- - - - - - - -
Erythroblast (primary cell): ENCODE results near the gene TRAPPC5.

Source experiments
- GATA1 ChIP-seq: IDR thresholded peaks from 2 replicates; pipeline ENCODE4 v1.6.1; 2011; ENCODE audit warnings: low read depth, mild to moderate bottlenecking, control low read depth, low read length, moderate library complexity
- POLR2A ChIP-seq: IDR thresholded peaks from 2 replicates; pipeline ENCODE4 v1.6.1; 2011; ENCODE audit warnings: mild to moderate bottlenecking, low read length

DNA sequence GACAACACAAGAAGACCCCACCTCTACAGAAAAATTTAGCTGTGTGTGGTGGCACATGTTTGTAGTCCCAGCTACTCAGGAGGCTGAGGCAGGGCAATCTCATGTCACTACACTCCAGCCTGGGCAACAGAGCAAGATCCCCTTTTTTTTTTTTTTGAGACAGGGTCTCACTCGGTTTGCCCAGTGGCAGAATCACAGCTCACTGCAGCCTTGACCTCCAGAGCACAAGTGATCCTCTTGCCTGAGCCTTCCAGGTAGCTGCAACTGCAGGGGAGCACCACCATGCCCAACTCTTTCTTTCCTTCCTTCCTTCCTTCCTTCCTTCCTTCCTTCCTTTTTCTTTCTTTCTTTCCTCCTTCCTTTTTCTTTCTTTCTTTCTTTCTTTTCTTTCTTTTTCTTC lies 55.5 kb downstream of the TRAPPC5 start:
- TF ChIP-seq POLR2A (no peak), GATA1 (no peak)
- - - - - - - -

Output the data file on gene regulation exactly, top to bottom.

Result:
Erythroblast (primary cell): ENCODE results near the gene TRAPPC5.

Source experiments
- GATA1 ChIP-seq: IDR thresholded peaks from 2 replicates; pipeline ENCODE4 v1.6.1; 2011; ENCODE audit warnings: low read depth, mild to moderate bottlenecking, control low read depth, low read length, moderate library complexity
- POLR2A ChIP-seq: IDR thresholded peaks from 2 replicates; pipeline ENCODE4 v1.6.1; 2011; ENCODE audit warnings: mild to moderate bottlenecking, low read length

DNA sequence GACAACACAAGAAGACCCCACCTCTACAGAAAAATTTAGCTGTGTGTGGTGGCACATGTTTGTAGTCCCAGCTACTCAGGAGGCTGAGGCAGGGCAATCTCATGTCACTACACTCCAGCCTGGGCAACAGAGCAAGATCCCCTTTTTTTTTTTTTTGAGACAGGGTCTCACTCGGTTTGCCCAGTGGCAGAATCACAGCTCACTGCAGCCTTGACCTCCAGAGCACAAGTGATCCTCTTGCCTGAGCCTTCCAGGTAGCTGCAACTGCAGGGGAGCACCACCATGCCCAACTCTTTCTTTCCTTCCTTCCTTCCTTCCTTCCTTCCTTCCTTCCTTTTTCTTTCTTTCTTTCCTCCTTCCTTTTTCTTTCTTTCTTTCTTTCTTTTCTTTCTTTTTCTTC lies 55.5 kb downstream of the TRAPPC5 start:
- TF ChIP-seq POLR2A (no peak), GATA1 (no peak)